The Apollo Chamber Players, longtime friends of PARMA Recordings, are a Houston-based chamber music ensemble that explores the cultural and folkloric influences in classical music. This theme of folk-embedded classical music can be found in their previous Navona Records releases EUROPEAN FOLKSCAPES and BLURRED BOUNDARIES. Today, the members of Apollo are our next featured artists in “The Inside Story,” a blog series exploring the inner-workings and personalities of our artists. Read on to see what ANCESTRAL VOICES means to the ensemble.
What was your most unusual performance, or the most embarrassing thing that happened to you during a performance?
Anabel Ramirez, violin
When I was 17 years old, I was asked to go on tour with The Queretaro Symphony in Mexico, which is unusual for a soloist to tour with an orchestra. It was very strange to find myself at that age traveling and being constantly surrounded by much older professional musicians and having to live amongst them. At each stop I had to perform Tchaikovsky’s violin concerto and an encore; all in all, over 3 weeks we visited 17 cities (2 airplane trips and the rest by bus) sometimes only having a few minutes of warm-up time before a performance began and oftentimes in less than optimal conditions. At the time I had no idea how underpaid the whole tour was.
In the event of a zombie apocalypse, what are the three things you absolutely can’t live without?
Whitney Bullock, viola
A Zombie Apocalypse seems almost destined to happen in this day and age. Although many viola jokes can be made from this query, I do not believe that my viola would be a useful tool, besides perhaps using it for firewood to burn a zombie. I’ve read that’s the next best tactic to kill them besides 100% decapitation. So, a chainsaw, a fire starter, and a sharp machete would be an excellent trio in the event of a zombie apocalypse. Practically speaking, I am not sure I have the fortitude or weaponry skills to put myself in harm’s way with an offensive strategy. With that in mind, the three things I couldn’t live without (assuming I am in a zombie-safe bunker of some sort) are my husband, a good stash of Prosecco, and our ANCESTRAL VOICES album to drown out the sounds of zombies being killed just outside the door…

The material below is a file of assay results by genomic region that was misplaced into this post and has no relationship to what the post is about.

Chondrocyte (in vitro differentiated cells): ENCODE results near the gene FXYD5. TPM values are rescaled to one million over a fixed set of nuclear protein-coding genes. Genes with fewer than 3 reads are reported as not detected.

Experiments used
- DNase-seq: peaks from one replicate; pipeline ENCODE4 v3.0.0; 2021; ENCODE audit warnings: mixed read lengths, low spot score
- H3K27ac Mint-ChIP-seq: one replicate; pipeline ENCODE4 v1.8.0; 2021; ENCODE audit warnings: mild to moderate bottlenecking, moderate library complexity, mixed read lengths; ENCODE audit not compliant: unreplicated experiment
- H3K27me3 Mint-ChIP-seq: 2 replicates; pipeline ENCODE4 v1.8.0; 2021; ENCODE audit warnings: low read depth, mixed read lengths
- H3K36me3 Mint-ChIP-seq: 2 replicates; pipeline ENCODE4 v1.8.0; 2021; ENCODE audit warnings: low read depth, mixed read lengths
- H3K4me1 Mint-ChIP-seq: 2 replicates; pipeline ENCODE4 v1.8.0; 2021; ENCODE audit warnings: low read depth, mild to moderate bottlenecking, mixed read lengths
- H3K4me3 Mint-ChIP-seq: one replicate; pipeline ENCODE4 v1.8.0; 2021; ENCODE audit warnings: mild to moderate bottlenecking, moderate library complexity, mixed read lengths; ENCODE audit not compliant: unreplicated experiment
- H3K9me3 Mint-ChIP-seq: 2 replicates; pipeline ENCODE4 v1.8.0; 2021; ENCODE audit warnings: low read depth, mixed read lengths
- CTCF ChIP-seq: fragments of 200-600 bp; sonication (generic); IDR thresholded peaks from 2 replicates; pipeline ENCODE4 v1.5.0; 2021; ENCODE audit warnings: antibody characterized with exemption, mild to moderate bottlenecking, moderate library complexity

If you could spend creative time anywhere in the world, where would it be? And why?
Matthew Dudzik, cello
For me, the seclusion and serenity of the natural world and more specifically the mountains, are always rejuvenating and spark creativity. If I can unplug from the demands of daily life and let my mind be still I know I’m heading in the right direction. I would love to spend time in the Himalayas, the Sierra Nevadas, the European Alps, or the Andes of South America to name just a few!
What does this album mean to you personally?
Matthew J. Detrick; violin, and Music Director
This album means a great deal to me and my colleagues. It is our first album consisting entirely of 20×2020 commissions, and I feel it is one of the most timely and captivating albums to be released this year. It connects with current events in a way that is revelatory and beautiful, particularly in the context of Cuba and Syria. I’m pleased that we are commissioning new music in this way, art that tells the story of the world we live in, honoring the past while looking towards the future
Is there a specific feeling you want listeners to tune into when hearing your work?
Matthew Dudzik, cello
Never before have musicians had access to such a wide variety of musical styles and creative voices. Our fast-paced, hyper-connected world has opened a multitude of inspirations to explore and delight in. I hope that someone listening to our album will feel the great celebration of this multiplicity that ANCESTRAL VOICES represents.
What was your favorite musical moment on the album?
Matthew J. Detrick; violin and Music Director
It’s tough to identify just one favorite musical moment on an album of many, but I would say that my favorite moment(s) is the creation of unique soundscapes with the guitar (in ‘Andean Suite’) and with percussion instruments (in ‘Imagenes de Cuba’). Particularly during the interplay between string quartet and guitar, I felt something magical happen – I’ve always wanted to play guitar, but violin always took precedence. In fact, my father is an accomplished folk guitar player, and during the recording and performances of Andean Suite, I felt a special kinship to Javier Farias, the composer, and guitarist. Collaborating with Cuban percussionist Adel Gonzalez – who we met for the very first time the day of the recording session – was also quite memorable. It’s not everyday one gets to jam with Cuban artists!
By Samantha Granville, Social Media Specialist